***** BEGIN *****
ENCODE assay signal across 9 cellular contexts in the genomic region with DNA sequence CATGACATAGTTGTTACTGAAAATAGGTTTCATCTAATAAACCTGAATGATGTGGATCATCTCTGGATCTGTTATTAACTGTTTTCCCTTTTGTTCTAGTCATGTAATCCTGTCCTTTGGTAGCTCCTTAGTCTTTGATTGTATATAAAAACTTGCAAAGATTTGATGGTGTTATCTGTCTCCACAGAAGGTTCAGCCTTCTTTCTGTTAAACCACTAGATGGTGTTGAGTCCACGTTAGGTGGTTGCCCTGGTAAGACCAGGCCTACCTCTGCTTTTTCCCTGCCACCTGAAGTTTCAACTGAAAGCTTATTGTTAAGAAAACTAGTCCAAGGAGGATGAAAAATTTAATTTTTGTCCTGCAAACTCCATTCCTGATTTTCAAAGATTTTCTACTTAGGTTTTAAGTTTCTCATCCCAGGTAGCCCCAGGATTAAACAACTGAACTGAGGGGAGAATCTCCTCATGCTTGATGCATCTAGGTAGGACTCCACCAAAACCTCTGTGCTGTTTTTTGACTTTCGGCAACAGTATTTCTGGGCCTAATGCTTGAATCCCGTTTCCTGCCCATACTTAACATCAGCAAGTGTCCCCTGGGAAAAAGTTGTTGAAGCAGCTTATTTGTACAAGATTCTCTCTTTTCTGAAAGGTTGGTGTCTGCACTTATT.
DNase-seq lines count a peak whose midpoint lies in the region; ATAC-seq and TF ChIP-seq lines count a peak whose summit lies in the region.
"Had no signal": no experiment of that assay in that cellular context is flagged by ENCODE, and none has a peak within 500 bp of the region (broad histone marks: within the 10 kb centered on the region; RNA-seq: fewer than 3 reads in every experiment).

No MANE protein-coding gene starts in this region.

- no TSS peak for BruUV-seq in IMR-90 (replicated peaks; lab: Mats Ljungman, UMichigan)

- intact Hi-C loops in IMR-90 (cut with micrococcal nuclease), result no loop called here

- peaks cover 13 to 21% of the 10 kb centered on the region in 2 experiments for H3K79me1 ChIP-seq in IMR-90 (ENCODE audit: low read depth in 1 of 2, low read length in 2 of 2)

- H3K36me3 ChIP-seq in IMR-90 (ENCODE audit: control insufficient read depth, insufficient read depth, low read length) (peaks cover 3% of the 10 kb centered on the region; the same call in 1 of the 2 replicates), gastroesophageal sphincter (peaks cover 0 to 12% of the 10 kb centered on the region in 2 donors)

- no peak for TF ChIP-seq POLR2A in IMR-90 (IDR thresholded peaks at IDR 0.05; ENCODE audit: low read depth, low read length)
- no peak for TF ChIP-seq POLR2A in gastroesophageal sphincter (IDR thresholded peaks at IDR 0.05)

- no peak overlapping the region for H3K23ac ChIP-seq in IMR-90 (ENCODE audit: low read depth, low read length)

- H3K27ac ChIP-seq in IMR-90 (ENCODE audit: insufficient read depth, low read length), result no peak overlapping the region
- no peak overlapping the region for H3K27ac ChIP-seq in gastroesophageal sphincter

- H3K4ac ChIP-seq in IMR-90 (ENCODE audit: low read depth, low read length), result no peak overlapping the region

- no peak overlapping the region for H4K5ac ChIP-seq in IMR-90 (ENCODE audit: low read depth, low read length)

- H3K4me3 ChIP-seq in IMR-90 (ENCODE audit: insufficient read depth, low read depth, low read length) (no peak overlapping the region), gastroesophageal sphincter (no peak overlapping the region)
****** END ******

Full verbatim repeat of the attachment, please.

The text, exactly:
ENCODE assay signal across 9 cellular contexts in the genomic region with DNA sequence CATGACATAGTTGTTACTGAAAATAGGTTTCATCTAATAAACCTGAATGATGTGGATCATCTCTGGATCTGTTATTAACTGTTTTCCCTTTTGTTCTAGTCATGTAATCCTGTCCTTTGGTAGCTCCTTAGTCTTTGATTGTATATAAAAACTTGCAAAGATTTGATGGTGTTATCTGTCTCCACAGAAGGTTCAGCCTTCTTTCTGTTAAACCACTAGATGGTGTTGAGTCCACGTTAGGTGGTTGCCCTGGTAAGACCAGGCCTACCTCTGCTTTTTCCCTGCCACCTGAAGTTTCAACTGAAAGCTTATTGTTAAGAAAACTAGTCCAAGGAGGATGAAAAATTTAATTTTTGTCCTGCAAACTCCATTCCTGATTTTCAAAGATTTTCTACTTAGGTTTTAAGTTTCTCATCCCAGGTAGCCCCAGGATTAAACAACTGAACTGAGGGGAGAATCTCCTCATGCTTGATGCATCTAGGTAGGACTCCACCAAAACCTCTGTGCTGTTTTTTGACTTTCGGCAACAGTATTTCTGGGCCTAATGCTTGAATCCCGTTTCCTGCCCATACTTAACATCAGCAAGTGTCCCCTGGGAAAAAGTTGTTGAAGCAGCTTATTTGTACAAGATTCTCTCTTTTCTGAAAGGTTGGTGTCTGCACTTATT.
DNase-seq lines count a peak whose midpoint lies in the region; ATAC-seq and TF ChIP-seq lines count a peak whose summit lies in the region.
"Had no signal": no experiment of that assay in that cellular context is flagged by ENCODE, and none has a peak within 500 bp of the region (broad histone marks: within the 10 kb centered on the region; RNA-seq: fewer than 3 reads in every experiment).

No MANE protein-coding gene starts in this region.

- no TSS peak for BruUV-seq in IMR-90 (replicated peaks; lab: Mats Ljungman, UMichigan)

- intact Hi-C loops in IMR-90 (cut with micrococcal nuclease), result no loop called here

- peaks cover 13 to 21% of the 10 kb centered on the region in 2 experiments for H3K79me1 ChIP-seq in IMR-90 (ENCODE audit: low read depth in 1 of 2, low read length in 2 of 2)

- H3K36me3 ChIP-seq in IMR-90 (ENCODE audit: control insufficient read depth, insufficient read depth, low read length) (peaks cover 3% of the 10 kb centered on the region; the same call in 1 of the 2 replicates), gastroesophageal sphincter (peaks cover 0 to 12% of the 10 kb centered on the region in 2 donors)

- no peak for TF ChIP-seq POLR2A in IMR-90 (IDR thresholded peaks at IDR 0.05; ENCODE audit: low read depth, low read length)
- no peak for TF ChIP-seq POLR2A in gastroesophageal sphincter (IDR thresholded peaks at IDR 0.05)

- no peak overlapping the region for H3K23ac ChIP-seq in IMR-90 (ENCODE audit: low read depth, low read length)

- H3K27ac ChIP-seq in IMR-90 (ENCODE audit: insufficient read depth, low read length), result no peak overlapping the region
- no peak overlapping the region for H3K27ac ChIP-seq in gastroesophageal sphincter

- H3K4ac ChIP-seq in IMR-90 (ENCODE audit: low read depth, low read length), result no peak overlapping the region

- no peak overlapping the region for H4K5ac ChIP-seq in IMR-90 (ENCODE audit: low read depth, low read length)

- H3K4me3 ChIP-seq in IMR-90 (ENCODE audit: insufficient read depth, low read depth, low read length) (no peak overlapping the region), gastroesophageal sphincter (no peak overlapping the region)